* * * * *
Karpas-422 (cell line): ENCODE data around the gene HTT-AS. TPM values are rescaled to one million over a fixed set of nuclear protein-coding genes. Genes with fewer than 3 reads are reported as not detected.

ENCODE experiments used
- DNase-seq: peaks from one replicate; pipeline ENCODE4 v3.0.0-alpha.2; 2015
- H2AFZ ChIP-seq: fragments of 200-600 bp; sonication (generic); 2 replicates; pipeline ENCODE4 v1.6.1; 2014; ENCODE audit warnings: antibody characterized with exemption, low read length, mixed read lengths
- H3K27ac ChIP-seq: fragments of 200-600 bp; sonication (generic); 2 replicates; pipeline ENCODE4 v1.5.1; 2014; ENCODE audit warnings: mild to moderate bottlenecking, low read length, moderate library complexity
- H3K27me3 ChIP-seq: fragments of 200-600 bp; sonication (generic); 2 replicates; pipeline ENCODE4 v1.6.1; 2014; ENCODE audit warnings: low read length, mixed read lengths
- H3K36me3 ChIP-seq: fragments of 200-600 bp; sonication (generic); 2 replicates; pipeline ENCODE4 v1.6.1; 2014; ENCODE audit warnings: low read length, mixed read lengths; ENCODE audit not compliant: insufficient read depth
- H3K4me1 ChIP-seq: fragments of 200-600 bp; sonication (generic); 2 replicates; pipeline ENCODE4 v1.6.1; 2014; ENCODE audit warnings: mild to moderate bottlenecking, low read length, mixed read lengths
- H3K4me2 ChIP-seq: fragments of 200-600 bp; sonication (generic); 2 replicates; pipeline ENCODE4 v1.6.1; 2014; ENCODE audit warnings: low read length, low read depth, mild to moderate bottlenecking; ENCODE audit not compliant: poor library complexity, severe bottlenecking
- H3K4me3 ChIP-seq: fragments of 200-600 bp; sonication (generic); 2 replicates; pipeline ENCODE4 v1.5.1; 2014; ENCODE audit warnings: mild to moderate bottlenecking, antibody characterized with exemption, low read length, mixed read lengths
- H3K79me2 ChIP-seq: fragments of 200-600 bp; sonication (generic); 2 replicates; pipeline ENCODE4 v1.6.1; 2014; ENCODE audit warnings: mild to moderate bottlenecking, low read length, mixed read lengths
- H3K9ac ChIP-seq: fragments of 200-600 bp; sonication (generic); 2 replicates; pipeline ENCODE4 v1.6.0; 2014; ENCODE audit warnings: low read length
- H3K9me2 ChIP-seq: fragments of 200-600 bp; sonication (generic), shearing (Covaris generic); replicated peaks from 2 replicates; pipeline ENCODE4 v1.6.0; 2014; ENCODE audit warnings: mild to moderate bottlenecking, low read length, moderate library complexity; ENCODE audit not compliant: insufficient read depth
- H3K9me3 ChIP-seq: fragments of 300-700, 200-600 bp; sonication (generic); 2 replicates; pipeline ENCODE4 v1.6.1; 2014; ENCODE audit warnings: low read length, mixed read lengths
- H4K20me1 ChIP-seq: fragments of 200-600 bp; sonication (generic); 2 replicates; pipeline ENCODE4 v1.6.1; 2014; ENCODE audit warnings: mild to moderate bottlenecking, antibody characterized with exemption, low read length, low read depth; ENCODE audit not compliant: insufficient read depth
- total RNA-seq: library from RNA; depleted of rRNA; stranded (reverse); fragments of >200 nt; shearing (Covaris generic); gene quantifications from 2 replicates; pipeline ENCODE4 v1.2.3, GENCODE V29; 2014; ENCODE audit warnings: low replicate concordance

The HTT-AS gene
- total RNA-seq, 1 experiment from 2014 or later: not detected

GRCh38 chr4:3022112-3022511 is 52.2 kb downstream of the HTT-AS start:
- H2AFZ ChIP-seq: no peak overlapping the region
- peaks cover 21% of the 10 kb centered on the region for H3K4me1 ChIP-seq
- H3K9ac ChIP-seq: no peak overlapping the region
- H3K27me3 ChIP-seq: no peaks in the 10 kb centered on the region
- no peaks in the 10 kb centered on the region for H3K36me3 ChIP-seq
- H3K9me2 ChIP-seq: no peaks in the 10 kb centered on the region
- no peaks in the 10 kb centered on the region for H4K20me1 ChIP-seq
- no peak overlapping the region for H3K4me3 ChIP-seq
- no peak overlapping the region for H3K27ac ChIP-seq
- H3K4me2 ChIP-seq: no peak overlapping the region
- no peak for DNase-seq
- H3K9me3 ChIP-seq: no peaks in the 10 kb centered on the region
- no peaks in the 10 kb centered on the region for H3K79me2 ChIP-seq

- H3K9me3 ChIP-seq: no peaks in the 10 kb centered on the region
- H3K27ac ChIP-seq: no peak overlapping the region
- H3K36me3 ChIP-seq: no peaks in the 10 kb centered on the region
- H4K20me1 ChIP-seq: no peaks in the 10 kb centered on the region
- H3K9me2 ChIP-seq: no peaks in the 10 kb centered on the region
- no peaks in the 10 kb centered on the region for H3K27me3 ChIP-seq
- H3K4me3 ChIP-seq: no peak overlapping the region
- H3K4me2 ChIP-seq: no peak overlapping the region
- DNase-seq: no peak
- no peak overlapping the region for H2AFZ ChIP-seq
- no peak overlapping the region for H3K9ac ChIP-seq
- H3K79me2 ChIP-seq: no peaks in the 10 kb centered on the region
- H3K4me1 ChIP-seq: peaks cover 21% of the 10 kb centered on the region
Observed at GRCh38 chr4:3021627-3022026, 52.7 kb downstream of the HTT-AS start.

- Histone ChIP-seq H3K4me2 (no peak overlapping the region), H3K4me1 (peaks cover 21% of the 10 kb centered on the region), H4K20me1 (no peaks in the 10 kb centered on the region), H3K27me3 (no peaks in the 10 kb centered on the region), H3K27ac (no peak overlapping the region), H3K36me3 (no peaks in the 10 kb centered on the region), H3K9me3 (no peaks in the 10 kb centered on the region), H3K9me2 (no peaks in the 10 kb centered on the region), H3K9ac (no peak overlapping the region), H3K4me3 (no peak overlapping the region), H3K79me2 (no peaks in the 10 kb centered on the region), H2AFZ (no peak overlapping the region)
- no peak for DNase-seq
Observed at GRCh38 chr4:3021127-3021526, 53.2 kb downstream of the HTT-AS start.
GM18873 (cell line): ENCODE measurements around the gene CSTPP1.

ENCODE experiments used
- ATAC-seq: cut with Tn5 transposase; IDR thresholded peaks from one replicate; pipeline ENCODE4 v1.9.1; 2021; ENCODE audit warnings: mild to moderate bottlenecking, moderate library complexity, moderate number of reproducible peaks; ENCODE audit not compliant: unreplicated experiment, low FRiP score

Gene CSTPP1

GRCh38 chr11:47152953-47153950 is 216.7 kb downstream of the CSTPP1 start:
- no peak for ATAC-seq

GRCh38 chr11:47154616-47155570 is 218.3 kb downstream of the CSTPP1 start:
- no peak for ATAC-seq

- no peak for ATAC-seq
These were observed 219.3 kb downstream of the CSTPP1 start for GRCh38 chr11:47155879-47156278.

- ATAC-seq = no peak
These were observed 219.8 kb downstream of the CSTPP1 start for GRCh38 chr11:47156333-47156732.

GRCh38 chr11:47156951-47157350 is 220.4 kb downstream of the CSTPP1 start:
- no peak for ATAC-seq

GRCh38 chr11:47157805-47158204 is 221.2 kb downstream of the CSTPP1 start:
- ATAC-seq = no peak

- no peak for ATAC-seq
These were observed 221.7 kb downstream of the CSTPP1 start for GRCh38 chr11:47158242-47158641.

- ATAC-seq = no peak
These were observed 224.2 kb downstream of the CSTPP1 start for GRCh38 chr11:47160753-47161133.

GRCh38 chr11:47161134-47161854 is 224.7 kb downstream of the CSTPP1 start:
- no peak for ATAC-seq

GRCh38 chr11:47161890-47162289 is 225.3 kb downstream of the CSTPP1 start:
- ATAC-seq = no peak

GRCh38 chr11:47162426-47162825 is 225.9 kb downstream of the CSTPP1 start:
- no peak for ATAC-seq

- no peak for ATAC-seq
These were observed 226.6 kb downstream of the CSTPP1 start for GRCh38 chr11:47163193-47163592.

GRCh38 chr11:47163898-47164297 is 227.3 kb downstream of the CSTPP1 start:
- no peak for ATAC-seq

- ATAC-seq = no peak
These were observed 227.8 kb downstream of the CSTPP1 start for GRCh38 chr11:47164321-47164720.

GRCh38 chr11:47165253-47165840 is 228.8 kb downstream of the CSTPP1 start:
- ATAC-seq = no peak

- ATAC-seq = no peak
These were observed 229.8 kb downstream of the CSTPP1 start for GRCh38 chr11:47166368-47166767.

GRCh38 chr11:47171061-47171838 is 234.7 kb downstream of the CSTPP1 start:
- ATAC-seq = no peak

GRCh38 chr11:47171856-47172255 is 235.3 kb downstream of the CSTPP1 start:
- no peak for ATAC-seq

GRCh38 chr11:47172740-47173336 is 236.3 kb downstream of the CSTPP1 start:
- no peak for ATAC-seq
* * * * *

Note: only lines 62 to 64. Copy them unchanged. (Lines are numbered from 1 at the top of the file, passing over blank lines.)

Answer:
GRCh38 chr11:47156951-47157350 is 220.4 kb downstream of the CSTPP1 start:
- no peak for ATAC-seq

GRCh38 chr11:47157805-47158204 is 221.2 kb downstream of the CSTPP1 start: